Winner of the Special Jury Prize for Documentary at the Sundance Film Festival, Minding the Gap begins as though it were about to be some blissful film about skateboarding, but it cuts to a darker chase.

Opening proceedings with a brilliant skateboarding sequence, director Bing Liu - who is, or at least was a skateboarder himself - introduces us to his friends  in the small city of Rockfield, in the Illinois Rust Belt. You can sense the invitation of those empty ramps that lead from one floor to the other in the multi-tiered car park. You can see how a young fellow might want to race up and down the graduated slope for hours, spending time with your mates on a summer's day.

Zack Mulligan laughs a lot, the young black man Keire Johnson seems equally chilled. There is not a hint of the troubled backgrounds they will soon talk about with intelligence and, occasionally, through tears of frustration and grief.

Director and participant, 29-year old Bing Liu

Such is Liu’s skill that what appears at first to be a jaunty film about young male daring takes on its darker tinges with a real sense of pace and control. Zack and Keire’s fathers, shadowy presences in the film, were carpenters when times were better in Rockfield. It’s teetering into rust belt cliché to suggest it, but one cannot help thinking what Zack and Keire might have made of themselves, if they had gotten a better throw of the dice? Further education doesn’t seem to have been an option from the off.

So skateboarding is the great release, the passion that distracts from tensions at home. Could be a violent father, a violent stepfather. Could be the mother with a new boyfriend who is a making a kid uneasy. 

Bing’s mother Mengyve looks uneasy, troubled at the start of her interview. Indeed she is faced from the beginning with hard questions from her son the film-maker concerning his late step-father who administered savage beatings. The young lad's step-brother Kent recalls Bing's ‘unnerving screams’ that were ‘almost scarring.’

Keire speaks of his deceased father, John D Moore (1959-2011). "One of the last things I said to my dad was `I hate you.’"

All this makes Minding the Gap seem bleak, but the film unwittingly flips itself back into position all the time, like a skateboarder might, to land on the sunny side of the street.

In the case of Zack, it has to do with his ability to mostly laugh off his troubles. "It’s hard to get who Zack actually is," says Keire in a quiet moment. "There are so many versions of him that he will, like, tell you about. It’s fascinating because I feel, like ‘I don’t know the real you.’"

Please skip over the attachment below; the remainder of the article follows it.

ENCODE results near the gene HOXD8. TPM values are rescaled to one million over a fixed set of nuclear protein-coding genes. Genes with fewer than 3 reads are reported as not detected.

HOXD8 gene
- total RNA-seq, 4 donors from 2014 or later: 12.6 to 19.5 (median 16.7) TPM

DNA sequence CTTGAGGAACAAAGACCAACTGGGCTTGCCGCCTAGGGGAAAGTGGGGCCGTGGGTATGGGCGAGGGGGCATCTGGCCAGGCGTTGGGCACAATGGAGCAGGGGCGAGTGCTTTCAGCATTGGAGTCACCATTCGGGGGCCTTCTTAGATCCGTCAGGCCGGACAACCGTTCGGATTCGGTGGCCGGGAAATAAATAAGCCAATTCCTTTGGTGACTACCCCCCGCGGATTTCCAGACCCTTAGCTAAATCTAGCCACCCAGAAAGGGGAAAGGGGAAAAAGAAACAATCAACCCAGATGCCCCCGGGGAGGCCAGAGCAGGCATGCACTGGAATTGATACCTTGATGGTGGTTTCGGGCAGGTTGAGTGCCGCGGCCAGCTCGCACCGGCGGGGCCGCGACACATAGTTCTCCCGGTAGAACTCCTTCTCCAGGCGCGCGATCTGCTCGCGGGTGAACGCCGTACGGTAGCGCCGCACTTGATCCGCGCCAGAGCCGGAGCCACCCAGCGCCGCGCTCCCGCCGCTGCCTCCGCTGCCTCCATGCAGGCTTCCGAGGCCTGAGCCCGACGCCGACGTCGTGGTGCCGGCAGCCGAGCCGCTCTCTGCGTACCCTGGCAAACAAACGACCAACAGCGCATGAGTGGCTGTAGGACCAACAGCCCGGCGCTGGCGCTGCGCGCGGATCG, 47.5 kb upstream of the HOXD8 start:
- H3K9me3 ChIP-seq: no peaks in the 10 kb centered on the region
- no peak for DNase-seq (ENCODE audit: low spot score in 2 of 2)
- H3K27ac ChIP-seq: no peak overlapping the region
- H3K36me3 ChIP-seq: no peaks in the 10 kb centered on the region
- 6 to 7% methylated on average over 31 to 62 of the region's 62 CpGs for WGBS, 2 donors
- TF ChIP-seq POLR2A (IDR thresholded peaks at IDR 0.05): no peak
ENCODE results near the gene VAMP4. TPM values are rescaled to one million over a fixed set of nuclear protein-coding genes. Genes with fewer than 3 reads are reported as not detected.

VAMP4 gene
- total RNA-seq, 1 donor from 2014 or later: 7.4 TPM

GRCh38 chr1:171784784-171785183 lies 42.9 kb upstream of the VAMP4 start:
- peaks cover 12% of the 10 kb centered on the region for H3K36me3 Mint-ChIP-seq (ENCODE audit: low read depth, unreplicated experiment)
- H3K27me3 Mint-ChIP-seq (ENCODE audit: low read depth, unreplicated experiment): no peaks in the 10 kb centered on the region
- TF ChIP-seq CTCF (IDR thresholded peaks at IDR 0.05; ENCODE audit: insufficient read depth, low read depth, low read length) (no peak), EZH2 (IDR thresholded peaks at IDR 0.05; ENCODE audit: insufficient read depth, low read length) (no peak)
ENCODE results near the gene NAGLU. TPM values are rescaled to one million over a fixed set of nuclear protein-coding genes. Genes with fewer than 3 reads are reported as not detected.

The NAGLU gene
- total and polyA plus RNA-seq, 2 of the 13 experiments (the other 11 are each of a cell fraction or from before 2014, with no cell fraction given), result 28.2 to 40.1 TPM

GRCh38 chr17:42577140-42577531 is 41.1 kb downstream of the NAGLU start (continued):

Nina and Elliot

Whatever about his mercurial, charismatic personality, young Zack has responsibilities now. Barely out of his teens, he is father to young Elliott - his girlfriend Nina, mother of the baby, is not yet 21. Zack is so crazy about his son that he says he would work 14 hour days to look after him. But there aren’t enough hours to go around, Rockfield has been beset by serious unemployment. People leave for other cities - Denver, Colorado becomes the city of choice for both Zack and Keire.

The camera tracks the novice parents, there are rows about time spent minding the kid.  Zack works as a roofer, Nina works in a fast food joint. Meanwhile, Keire finds a job as a dishwasher and graduates to the fryer. He is genuinely happy about that move upwards, initially anyway, thus that sunny side of the street the film ineffably finds. There is resilience of a kind.

Zach and Elliot

Meanwhile the camera picks up telling billboard slogans around the city. ‘Dad is the one who picks you up when you fall’ goes one.’ Another advertises the benefits of boys and girls clubs: ‘It’s 3pm. Where are your kids?  Yet another bears the message: ‘You do not have to be perfect to be a perfect parent’, along with a website address,

A message on one of the skateboards says: 'this device cures heartache.' The skateboarding obsession is explained well by one of the guys, it's about having power over something in a pretty powerless situation. "You have to control the most small minute details to make you feel normal in a world that’s not normal."  

These are fascinating young men, who, one hopes, will always have the knack of picking themselves up. They drink and smoke weed, they wear their hearts on their sleeves, everything is talked out. Almost anything is fair game when it comes to helping their buddy make the film. They give honest replies to awkward questions.

Tender and perceptive, and a balanced picture of extraordinary lives - and one of Barack Obama's ten favourite films of the year -  Minding the Gap is unmissable for anyone interested in this neglected corner of America, a million miles from Trump Tower.

See it at the IFI in Dublin.

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